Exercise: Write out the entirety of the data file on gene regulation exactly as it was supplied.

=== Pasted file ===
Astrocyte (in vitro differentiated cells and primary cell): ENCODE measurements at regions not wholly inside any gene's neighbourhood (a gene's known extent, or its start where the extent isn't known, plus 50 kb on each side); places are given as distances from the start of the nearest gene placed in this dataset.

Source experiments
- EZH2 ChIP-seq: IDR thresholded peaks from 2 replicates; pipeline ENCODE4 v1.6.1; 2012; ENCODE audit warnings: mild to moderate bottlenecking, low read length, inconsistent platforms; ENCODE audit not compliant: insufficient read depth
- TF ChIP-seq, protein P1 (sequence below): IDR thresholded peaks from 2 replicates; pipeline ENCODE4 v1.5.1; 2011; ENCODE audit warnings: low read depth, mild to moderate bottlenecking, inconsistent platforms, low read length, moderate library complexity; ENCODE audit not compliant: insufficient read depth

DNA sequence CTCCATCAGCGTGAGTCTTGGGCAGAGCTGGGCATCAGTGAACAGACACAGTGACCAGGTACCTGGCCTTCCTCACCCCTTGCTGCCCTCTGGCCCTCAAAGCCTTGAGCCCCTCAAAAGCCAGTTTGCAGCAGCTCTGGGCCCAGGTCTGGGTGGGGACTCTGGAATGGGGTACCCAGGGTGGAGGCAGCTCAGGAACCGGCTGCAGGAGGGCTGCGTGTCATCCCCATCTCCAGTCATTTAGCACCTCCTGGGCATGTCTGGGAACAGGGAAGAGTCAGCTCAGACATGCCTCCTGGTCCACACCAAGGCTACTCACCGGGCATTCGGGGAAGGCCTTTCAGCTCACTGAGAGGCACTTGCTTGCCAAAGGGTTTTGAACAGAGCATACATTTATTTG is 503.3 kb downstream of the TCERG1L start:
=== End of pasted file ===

Astrocyte (in vitro differentiated cells and primary cell): ENCODE measurements at regions not wholly inside any gene's neighbourhood (a gene's known extent, or its start where the extent isn't known, plus 50 kb on each side); places are given as distances from the start of the nearest gene placed in this dataset.

Source experiments
- EZH2 ChIP-seq: IDR thresholded peaks from 2 replicates; pipeline ENCODE4 v1.6.1; 2012; ENCODE audit warnings: mild to moderate bottlenecking, low read length, inconsistent platforms; ENCODE audit not compliant: insufficient read depth
- TF ChIP-seq, protein P1 (sequence below): IDR thresholded peaks from 2 replicates; pipeline ENCODE4 v1.5.1; 2011; ENCODE audit warnings: low read depth, mild to moderate bottlenecking, inconsistent platforms, low read length, moderate library complexity; ENCODE audit not compliant: insufficient read depth

DNA sequence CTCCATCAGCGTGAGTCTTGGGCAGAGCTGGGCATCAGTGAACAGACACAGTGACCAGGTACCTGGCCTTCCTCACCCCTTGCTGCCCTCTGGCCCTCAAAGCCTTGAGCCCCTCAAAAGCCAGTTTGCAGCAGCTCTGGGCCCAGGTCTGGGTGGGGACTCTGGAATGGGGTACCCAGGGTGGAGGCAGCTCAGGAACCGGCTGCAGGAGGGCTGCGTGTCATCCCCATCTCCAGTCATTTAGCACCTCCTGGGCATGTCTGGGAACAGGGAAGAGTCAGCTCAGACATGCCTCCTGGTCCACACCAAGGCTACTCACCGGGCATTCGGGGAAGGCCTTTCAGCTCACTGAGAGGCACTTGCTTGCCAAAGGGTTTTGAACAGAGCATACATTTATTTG is 503.3 kb downstream of the TCERG1L start: